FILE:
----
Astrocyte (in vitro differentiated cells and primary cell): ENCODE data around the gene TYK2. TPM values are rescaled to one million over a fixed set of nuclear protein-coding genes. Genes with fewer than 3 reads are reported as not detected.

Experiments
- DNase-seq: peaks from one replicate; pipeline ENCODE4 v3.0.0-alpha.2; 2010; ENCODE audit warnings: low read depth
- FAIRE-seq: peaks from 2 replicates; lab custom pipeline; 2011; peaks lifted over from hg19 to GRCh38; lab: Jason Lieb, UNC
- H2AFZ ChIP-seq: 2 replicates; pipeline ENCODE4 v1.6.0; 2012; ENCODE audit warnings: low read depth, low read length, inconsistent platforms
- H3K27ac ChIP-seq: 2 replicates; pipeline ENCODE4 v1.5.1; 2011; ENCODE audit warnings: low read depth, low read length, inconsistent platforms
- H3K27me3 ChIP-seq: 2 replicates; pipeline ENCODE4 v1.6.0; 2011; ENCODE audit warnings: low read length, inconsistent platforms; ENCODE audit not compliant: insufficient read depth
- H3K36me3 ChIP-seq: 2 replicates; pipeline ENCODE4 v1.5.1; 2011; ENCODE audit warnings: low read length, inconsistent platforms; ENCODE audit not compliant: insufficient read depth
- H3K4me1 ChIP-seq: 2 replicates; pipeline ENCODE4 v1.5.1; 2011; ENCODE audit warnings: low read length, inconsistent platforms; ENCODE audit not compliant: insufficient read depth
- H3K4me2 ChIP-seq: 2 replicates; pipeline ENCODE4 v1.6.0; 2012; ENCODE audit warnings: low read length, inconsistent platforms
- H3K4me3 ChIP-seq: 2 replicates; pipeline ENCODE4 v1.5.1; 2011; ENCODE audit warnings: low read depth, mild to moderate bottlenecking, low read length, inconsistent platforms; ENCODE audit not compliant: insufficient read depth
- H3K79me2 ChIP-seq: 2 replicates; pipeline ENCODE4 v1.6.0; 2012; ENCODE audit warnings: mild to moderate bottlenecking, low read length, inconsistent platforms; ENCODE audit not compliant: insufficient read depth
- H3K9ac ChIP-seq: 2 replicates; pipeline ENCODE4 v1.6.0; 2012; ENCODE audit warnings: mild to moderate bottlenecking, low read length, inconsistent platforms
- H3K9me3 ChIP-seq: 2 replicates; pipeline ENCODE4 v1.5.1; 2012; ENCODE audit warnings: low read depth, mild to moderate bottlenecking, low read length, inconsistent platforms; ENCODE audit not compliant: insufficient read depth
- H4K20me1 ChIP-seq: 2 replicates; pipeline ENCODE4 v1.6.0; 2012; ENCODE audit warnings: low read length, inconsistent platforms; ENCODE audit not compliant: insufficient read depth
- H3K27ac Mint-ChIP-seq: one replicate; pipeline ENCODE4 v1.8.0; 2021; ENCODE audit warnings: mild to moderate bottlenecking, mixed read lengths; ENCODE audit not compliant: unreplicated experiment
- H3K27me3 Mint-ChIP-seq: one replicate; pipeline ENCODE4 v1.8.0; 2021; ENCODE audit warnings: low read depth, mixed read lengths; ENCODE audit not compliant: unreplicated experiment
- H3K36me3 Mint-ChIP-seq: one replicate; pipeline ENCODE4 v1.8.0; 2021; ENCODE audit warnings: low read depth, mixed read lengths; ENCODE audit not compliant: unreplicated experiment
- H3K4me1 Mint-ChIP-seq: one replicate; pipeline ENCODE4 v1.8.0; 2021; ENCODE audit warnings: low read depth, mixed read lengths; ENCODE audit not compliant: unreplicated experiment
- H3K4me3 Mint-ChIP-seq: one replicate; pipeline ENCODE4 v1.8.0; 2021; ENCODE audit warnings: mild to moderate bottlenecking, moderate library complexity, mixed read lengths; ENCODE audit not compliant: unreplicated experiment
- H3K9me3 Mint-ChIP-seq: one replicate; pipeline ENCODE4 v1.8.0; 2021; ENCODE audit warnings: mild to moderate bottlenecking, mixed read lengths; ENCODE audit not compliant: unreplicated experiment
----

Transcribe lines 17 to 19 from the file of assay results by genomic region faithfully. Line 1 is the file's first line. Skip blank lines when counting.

- H3K27me3 Mint-ChIP-seq: one replicate; pipeline ENCODE4 v1.8.0; 2021; ENCODE audit warnings: low read depth, mixed read lengths; ENCODE audit not compliant: unreplicated experiment
- H3K36me3 Mint-ChIP-seq: one replicate; pipeline ENCODE4 v1.8.0; 2021; ENCODE audit warnings: low read depth, mixed read lengths; ENCODE audit not compliant: unreplicated experiment
- H3K4me1 Mint-ChIP-seq: one replicate; pipeline ENCODE4 v1.8.0; 2021; ENCODE audit warnings: low read depth, mixed read lengths; ENCODE audit not compliant: unreplicated experiment